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Jenkins Not Interested in Hudson Reconciliation

by Alex Blewitt on Jun 06, 2011 |

At a recent Jenkins meeting, the discussion turned towards whether a reconciliation with the Hudson project was possible (after the Hudson proposal to move to Eclipse.org was released), and what would be required for that to happen.

The previous meeting had already broached the subject, which resulted in the Possible Jenkins Umbrella Foundations and Hudson/Jenkins reconciliation requirements wiki pages.

It now seems certain that Jenkins has no intention of reconciling with Hudson as part of the move to the Eclipse Foundation, nor moving to other foundations such as the Apache Foundation. Even putting aside interpersonal issues, the weekly release cycle of Jenkins and mastering on GitHub seem to be deal-breakers for any proposed foundation plan.

The Apache Foundation, whilst it has read-only Git mirrors, still masters all of its code on subversion. And whilst an increasing number of projects at Eclipse are moving from {CVS,Subversion} to Git, the master is still done on Eclipse.org hardware (although they are mirrored on GitHub).

The Jenkins community seems adamant that they don't want to follow a formal process, with a number voting against having to follow a specific means (especially to bring new committers on board). This rules out involvement at Eclipse, whose attention to IP cleanliness is what distinguishes it from other organisations. In fact, much of the work on Hudson post fork has been addressing issues such as the removal of LGPL dependencies from the codebase, which is a necessary step for migration to either the Apache or Eclipse foundations. All of the LGPL dependencies have been removed from Hudson, with the exception of XOM, an XML processing library.

Chris Aniszczyk posted some thoughts on the proposal at the time, and followed it up with a description of the Eclipse process, which shows that projects at Eclipse can release frequently. Mylyn, for example, releases every quarter and EGit/JGit releases every couple of months.

So a combination of a strong desire to remain at GitHub, to not follow any formal development process and to release weekly will prevent Jenkins from moving to either Eclipse or Apache Foundations. Indeed, there has been no comment by anyone from Jenkins (or CloudBees) being interested on joining the Eclipse Hudson proposal; but there have been plenty of commentators who don't want to see Hudson succeed at Eclipse.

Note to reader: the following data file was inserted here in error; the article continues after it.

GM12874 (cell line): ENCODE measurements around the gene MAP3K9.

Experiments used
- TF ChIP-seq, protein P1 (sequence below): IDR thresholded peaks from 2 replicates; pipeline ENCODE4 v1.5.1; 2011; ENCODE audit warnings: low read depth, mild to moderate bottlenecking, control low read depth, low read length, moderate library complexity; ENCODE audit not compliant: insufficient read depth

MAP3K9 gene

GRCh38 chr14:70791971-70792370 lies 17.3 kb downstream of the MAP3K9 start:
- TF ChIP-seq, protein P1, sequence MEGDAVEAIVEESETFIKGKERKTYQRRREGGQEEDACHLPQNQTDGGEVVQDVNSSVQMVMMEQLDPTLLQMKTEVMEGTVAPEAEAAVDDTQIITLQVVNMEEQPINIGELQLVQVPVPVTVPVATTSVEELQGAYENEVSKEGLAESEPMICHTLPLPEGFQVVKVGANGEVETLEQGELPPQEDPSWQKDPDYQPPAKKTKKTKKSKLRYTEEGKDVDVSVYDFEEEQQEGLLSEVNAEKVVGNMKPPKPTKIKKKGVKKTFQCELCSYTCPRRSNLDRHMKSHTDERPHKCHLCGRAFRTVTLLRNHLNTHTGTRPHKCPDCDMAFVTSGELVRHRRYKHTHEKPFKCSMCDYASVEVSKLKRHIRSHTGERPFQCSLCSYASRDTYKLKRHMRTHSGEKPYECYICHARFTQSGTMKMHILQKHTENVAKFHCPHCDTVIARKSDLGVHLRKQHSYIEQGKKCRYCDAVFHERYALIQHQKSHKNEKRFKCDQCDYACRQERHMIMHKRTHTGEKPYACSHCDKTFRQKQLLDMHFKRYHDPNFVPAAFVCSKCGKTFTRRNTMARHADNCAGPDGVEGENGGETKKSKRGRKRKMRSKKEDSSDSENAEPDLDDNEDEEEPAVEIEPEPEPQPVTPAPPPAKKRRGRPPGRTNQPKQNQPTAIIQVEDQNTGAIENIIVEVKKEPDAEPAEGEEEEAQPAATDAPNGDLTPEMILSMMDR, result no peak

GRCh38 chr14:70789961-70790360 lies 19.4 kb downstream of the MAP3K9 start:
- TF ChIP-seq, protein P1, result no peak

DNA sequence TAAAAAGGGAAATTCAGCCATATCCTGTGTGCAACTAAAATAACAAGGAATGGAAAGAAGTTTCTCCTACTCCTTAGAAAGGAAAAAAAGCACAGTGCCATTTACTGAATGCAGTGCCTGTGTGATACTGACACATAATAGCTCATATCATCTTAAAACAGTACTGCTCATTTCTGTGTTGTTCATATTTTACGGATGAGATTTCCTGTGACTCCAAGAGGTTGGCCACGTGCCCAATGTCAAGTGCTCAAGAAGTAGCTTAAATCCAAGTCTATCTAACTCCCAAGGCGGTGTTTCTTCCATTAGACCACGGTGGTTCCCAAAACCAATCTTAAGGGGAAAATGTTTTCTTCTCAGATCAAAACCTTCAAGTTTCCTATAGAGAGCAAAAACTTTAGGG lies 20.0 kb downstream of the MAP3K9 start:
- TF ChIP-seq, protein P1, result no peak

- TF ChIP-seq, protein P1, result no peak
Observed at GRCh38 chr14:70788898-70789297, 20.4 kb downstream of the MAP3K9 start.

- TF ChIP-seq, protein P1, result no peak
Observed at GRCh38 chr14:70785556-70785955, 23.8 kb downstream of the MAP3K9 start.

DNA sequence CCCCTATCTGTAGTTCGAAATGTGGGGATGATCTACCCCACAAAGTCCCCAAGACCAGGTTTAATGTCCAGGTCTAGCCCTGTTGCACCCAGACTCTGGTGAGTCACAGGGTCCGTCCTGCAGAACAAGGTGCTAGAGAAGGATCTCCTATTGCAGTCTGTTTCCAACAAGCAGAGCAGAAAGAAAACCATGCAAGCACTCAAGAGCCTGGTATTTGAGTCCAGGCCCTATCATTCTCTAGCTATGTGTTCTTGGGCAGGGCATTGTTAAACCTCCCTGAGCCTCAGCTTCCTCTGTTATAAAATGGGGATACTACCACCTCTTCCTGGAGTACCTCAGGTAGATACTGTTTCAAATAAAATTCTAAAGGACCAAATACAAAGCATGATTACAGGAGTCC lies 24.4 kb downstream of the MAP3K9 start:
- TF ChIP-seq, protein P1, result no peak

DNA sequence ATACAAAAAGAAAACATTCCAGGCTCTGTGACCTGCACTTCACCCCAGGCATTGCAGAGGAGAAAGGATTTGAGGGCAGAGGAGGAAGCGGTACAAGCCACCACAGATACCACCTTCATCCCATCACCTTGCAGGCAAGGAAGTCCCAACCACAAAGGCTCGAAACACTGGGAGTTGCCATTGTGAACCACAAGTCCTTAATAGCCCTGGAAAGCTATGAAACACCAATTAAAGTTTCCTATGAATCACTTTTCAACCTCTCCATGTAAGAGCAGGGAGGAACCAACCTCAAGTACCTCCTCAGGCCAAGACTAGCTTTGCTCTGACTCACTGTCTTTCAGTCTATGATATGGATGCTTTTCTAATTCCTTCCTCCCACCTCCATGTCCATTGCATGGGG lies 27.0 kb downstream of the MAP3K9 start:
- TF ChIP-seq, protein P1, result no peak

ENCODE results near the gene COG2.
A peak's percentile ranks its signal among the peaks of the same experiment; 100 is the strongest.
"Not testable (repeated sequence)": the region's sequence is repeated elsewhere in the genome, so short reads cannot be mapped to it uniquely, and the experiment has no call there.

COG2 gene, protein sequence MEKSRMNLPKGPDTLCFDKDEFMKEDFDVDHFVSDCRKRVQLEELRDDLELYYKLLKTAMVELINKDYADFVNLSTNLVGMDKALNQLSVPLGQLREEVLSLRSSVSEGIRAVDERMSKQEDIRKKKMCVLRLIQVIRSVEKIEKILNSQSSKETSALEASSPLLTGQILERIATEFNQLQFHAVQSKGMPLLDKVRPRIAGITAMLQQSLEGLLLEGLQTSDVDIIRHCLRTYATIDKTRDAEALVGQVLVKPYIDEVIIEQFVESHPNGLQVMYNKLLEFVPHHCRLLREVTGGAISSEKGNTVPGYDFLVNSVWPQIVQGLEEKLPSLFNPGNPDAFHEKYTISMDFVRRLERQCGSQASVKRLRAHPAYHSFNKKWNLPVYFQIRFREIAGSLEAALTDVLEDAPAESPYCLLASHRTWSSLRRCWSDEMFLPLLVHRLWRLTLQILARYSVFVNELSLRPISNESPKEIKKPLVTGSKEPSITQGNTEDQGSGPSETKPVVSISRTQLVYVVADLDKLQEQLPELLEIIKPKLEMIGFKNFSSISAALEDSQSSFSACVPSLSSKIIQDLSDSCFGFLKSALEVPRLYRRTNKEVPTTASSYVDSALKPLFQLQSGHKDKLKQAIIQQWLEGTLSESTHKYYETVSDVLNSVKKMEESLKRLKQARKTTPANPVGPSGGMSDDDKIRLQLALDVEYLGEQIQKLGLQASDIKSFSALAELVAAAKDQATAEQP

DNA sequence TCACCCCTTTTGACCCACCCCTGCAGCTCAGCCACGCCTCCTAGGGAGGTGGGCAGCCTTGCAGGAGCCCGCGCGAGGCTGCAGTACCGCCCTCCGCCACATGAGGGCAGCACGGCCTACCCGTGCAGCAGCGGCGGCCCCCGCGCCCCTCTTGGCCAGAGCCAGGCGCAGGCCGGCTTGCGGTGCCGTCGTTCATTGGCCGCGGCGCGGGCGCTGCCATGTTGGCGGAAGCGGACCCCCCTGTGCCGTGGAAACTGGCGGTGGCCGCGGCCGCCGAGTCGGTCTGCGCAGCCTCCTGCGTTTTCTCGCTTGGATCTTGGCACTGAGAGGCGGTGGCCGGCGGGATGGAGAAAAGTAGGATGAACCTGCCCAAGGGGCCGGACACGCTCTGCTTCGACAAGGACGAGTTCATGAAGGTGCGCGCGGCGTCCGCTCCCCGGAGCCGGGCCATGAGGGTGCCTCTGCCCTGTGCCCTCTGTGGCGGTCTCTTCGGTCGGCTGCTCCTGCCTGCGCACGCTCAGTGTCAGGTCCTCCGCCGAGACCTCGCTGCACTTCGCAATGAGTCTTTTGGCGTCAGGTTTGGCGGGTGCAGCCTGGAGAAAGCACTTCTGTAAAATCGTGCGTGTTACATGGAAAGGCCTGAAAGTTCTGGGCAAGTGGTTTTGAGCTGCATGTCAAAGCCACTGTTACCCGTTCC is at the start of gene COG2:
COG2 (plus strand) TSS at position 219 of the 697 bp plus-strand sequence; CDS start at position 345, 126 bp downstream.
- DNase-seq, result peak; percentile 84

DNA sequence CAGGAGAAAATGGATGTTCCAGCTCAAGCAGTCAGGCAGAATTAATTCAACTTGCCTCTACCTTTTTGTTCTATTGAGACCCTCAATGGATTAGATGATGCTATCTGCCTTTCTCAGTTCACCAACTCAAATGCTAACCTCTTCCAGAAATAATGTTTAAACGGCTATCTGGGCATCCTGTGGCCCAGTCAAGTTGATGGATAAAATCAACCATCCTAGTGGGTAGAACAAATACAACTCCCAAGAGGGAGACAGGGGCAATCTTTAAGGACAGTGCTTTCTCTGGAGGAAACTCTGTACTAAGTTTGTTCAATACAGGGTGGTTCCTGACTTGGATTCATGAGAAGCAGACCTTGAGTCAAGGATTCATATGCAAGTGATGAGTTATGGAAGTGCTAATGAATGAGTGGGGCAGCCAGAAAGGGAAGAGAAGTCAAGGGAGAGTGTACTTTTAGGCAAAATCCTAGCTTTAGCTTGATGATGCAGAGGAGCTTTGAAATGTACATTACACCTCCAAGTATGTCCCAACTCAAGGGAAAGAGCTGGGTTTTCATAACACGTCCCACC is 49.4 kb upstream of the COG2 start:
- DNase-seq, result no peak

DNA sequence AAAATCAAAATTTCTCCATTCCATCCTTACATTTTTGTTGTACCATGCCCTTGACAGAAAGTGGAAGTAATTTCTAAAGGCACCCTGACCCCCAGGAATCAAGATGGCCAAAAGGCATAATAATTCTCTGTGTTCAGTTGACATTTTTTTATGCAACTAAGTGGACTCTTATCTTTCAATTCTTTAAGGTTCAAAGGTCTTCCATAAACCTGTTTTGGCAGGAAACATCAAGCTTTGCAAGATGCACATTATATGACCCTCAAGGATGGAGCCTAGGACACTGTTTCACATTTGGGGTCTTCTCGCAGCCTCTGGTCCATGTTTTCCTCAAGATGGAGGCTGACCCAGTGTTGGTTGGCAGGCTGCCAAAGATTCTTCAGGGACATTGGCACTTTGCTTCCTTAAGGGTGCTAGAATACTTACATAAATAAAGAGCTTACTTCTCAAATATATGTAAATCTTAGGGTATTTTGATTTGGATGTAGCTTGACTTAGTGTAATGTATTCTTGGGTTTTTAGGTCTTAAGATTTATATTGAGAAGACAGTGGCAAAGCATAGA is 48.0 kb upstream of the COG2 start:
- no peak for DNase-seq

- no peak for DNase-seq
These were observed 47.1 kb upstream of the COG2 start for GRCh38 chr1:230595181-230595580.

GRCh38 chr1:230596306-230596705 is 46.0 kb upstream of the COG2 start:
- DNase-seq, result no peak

Where does this leave the projects now? Had Oracle been able to move faster in the first place, perhaps the fork would not have happened in the way that it played out. However, the two projects have continued their respective trajectories post fork, and whilst it's true that Jenkins has far more frequently releases than Hudson, both groups argue that their release frequency schedule is better for the end consumers.

Ironically, one of the arguments against Jenkins moving to Eclipse was a couple of references to Shawn Pearce's initial experiences with moving EGit/JGit to Eclipse (The Tragedy of Eclipse.org, Eclipse.org JGit Follies Continue). These expressed frustration at some parts of the Eclipse IP process from a documentation perspective. However, since the move to Eclipse, JGit has received more than 1500 commits, and EGit has received more than 1800 commits since the end of September 2009. With the EGit/JGit 1.0 release in the next couple of weeks, no-one can argue that EGit and JGit have not flourished in their new home.

The next Jenkins meeting is due on Wednesday, but it is likely to maintain the current status quo of not moving to a foundation and continuing to release weekly.

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Jenkins Long-term Support (LTS) Release cycle by banos s

Might be worth mentioning that Jenkins does have various release strategies. One aimed at those who prefer less frequent releases. In particular the "Long-term Support (LTS) Release" may be of interest to such users: wiki.jenkins-ci.org/display/JENKINS/Release+Pro...

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